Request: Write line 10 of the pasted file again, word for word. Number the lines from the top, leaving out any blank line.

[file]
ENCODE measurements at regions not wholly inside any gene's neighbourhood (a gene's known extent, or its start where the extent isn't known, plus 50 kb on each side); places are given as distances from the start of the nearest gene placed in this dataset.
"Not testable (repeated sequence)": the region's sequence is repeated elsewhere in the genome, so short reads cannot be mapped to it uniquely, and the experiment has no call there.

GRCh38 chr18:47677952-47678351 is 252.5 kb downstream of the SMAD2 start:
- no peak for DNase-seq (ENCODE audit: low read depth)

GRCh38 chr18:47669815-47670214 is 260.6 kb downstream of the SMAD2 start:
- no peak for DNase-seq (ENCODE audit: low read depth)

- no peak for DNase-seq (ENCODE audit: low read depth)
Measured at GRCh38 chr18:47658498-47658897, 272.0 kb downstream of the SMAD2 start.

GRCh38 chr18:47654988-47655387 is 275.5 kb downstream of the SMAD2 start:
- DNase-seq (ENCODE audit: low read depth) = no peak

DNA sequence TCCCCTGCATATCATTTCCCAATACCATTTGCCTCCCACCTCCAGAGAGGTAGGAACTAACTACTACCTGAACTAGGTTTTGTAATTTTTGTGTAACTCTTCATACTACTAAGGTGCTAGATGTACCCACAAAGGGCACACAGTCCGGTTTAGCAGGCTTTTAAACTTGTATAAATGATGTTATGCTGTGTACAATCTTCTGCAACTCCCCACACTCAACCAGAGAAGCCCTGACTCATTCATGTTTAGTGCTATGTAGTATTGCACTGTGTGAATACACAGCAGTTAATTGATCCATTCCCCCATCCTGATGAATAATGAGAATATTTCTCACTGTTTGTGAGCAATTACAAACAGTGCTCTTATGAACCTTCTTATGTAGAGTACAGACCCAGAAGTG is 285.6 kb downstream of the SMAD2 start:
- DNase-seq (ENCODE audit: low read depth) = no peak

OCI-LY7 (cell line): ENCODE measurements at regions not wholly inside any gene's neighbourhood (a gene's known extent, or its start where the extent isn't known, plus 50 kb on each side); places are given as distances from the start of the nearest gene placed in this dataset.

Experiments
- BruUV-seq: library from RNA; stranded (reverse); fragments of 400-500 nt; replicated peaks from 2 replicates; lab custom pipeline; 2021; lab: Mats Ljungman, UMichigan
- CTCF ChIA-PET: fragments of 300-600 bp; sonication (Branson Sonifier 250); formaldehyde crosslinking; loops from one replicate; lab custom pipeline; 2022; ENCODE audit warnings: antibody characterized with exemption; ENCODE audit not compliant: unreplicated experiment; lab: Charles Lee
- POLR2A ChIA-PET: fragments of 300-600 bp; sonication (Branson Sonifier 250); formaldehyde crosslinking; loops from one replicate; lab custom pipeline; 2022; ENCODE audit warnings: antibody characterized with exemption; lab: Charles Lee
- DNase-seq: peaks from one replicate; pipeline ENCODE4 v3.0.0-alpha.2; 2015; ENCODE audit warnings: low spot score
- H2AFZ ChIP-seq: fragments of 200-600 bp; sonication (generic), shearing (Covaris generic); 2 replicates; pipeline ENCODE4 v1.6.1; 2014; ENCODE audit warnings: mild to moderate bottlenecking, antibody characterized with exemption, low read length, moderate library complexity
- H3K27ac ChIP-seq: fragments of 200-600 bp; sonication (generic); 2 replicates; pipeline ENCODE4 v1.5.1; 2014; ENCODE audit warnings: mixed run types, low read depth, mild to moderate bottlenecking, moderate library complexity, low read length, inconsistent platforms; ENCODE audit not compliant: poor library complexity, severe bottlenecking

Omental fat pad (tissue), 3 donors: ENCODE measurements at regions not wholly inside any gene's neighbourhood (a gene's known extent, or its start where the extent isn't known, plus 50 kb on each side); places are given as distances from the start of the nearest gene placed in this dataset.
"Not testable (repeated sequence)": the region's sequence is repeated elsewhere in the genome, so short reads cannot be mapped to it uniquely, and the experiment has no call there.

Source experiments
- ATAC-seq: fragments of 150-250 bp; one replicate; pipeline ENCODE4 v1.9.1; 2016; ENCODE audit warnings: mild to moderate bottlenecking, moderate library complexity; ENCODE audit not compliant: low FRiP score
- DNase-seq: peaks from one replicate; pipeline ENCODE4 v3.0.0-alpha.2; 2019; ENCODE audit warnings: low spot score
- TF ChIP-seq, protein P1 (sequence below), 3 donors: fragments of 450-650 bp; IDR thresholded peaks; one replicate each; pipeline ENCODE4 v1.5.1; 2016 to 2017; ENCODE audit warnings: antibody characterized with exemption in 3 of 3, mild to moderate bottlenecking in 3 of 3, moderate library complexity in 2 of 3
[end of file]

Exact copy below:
- DNase-seq (ENCODE audit: low read depth) = no peak